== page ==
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Cocobolo and Brass Marking Set

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Project by HokieKen posted 10-13-2016 11:36 AM 414 views 2 times favorited 8 comments Add to Favorites Watch

When I made the marking set for terryR in the Layout & Marking Tool Swap we just wrapped up, I knew I was going to make another set for myself using some Cocobolo I had squirreled away just for that purpose. So, I ground myself a knife blade, scratch awl and birdcage awl when I made his.

The geometries of the the tools I made Terry were almost perfectly to my liking so I pretty much tried to replicate them for my own set. I did change the geometry of the marking knife a little so I could use a shorter ferrule and shortened up the scratch awl a bit to make it closer to the same length as the knife. Other than that, those 2 are pretty much the same as Terry’s set.

The second and third pictures show the knife from different sides. It’s turned down on the lathe then 2 sides were rough-shaped with a sanding drum in the drill press and then finish-shaped by hand with rasps and sandpaper.

My birdcage awl came out quite different because the largest Cocobolo blank I had was 1.5” square and I made Terry’s BC awl with a 1-3/4” diameter. I didn’t think it would make a big difference but it does. I like the handle on Terry’s much better. That extra 1/4” on the diameter really makes a difference in the feel and ability to twist the tool to sever the wood fibers. So, I’ll be on the lookout for a bigger Cocobolo blank to re-make the handle for the BC awl.

The ferrules on all 3 tools started out as caps for gas line compression fittings. I usually like steel ferrules but I do like the look of brass on Cocobolo. I slotted the one for the knife to accept the blade and drilled the others to fit the shanks. This is the first time I’ve slotted a ferrule and tenon to accept a knife blade instead of just using a slotted dowel (like I did on Terry’s). Not sure it looks any better or is any more stable but at least I know how to do it now. The last pic shows how the blade was ground and how the ferrule and tenon were slotted.

This was my first experience with Cocobolo and it was a pleasure to turn. It’s gorgeous wood and finishes to an extremely smooth texture. Finish was just several coats of BLO (as oily as the wood is naturally, I was surprised at how it soaked up so much BLO but I just kept coating until it quit “drinking”) and a coat of paste wax. The BC awl is obviously not finished as well as the other two because, like I said, as soon as I find a suitable Cocobolo blank, I’m going to replace it.

Thanks for looking. As always, comments, questions and criticisms are welcome!

-- Kenny, SW VA, Go Hokies!!!





8 comments so far

View Jim Jakosh's profile

Jim Jakosh

17118 posts in 2566 days


#1 posted 10-13-2016 12:07 PM

Very nice set of tools!!

Jim

-- Jim Jakosh.....Practical Wood Products...........Learn something new every day!! Variety is the Spice of Life!!

View terryR's profile

terryR

6314 posts in 1769 days


#2 posted 10-13-2016 02:18 PM

Beautiful! Yes, that extra girth is nice on the birdcage awl.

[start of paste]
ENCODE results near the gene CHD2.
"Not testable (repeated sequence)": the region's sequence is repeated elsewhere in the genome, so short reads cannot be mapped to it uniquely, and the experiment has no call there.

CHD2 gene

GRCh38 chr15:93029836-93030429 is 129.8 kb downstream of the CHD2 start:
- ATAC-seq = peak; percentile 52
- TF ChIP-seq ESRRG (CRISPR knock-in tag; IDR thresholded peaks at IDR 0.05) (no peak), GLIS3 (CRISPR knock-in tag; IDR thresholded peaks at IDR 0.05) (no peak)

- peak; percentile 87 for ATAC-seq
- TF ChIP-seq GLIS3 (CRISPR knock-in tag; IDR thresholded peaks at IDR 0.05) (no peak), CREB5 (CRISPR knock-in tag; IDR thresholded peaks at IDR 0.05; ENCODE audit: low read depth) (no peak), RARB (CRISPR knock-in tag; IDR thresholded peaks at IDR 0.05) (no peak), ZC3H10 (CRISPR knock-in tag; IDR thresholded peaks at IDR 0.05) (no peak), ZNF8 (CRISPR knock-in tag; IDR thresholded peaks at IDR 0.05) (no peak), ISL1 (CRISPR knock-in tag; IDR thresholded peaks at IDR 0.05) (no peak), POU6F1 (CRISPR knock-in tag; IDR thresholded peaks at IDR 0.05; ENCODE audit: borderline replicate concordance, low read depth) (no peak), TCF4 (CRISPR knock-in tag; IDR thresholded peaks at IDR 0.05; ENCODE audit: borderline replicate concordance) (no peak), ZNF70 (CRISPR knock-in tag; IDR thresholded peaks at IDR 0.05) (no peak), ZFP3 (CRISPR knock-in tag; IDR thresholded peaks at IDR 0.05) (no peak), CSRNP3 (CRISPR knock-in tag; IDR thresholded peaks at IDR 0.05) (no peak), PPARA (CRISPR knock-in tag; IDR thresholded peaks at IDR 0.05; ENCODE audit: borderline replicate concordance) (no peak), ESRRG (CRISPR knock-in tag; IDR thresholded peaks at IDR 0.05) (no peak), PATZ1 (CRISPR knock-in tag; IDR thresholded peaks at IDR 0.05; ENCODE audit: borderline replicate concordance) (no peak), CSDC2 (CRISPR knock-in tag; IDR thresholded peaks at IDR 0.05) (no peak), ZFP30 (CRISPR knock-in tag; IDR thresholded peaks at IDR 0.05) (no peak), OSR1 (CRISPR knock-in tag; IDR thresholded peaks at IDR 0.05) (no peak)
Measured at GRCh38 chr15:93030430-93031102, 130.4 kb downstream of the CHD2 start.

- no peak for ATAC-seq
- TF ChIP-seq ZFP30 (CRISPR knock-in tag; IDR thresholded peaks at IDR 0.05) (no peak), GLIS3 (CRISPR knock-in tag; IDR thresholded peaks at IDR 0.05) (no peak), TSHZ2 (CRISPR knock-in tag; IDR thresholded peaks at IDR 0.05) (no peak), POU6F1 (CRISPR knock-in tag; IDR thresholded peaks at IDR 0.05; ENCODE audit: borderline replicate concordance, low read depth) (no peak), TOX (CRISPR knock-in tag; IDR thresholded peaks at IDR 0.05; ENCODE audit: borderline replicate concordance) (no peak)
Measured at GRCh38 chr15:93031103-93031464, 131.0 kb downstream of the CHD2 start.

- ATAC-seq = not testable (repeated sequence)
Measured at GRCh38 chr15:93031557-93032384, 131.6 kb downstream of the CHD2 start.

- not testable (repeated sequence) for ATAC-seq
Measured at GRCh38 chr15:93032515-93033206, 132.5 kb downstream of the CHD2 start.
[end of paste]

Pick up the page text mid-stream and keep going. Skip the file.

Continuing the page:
It’s been used so frequently the past week, it never even makes it into my tool tray! LOL,

-- tr ...see one, do one, teach one...

View HokieKen's profile

HokieKen

1735 posts in 599 days


#3 posted 10-13-2016 04:44 PM

Glad to hear it Terry! I absolutely love the utility of BC awls but have never been able to get the handle “just right”... until yours. At least it was “just right” for me :-) Now I’m having to scour eBay in hopes of finding a 2” blank at a reasonable price.

-- Kenny, SW VA, Go Hokies!!!

View terryR's profile

terryR

6314 posts in 1769 days


#4 posted 10-13-2016 04:53 PM

these guys have a lot of pretty wood,

http://www.bellforestproducts.com/

-- tr ...see one, do one, teach one...

View HokieKen's profile

HokieKen

1735 posts in 599 days


#5 posted 10-13-2016 05:13 PM

Yeah, just a little too rich for my blood by the time you add shipping.

West Penn Hardwoods is right outside Charlotte, NC and they always have some gorgeous turning stock in their “damaged” pile that you can get for next to nothing (they sell it by the # rather than the size) so I may just end up waiting until I’m back down that way. That’s where I got the blanks I used for these tools.

-- Kenny, SW VA, Go Hokies!!!

View Rick M's profile

Rick M

7907 posts in 1840 days


#6 posted 10-13-2016 06:43 PM

Excellent work Kenny, stunning.

-- http://thewoodknack.blogspot.com/

View jeffswildwood's profile

jeffswildwood

1319 posts in 1437 days


#7 posted 10-13-2016 11:29 PM

Looks good Ken. I too wish to make a trip to west Penn hardwoods.

-- We all make mistakes, the trick is to fix it in a way thats says "I meant to do that".

View HokieKen's profile

HokieKen

1735 posts in 599 days


#8 posted 10-14-2016 12:22 PM

I’ve been once Jeff and it is absolutely worth the trip. It is HUGE and stocked full of wonderful woods in all shapes and sizes at reasonable prices. For turners, the “cast-off” bins are like a treasure chest. When I was there, there were 10-12 large boxes just full of stuff that was less than A-grade due to any minor defect. Each box was a different price per pound. And it was cheap. IIRC, I paid less than $5 for the blanks I used to make these tools. I’m not exaggerating when I say I could have spent 4 hours digging through those boxes and I could have spent all day in that warehouse and not looked at everything.

-- Kenny, SW VA, Go Hokies!!!

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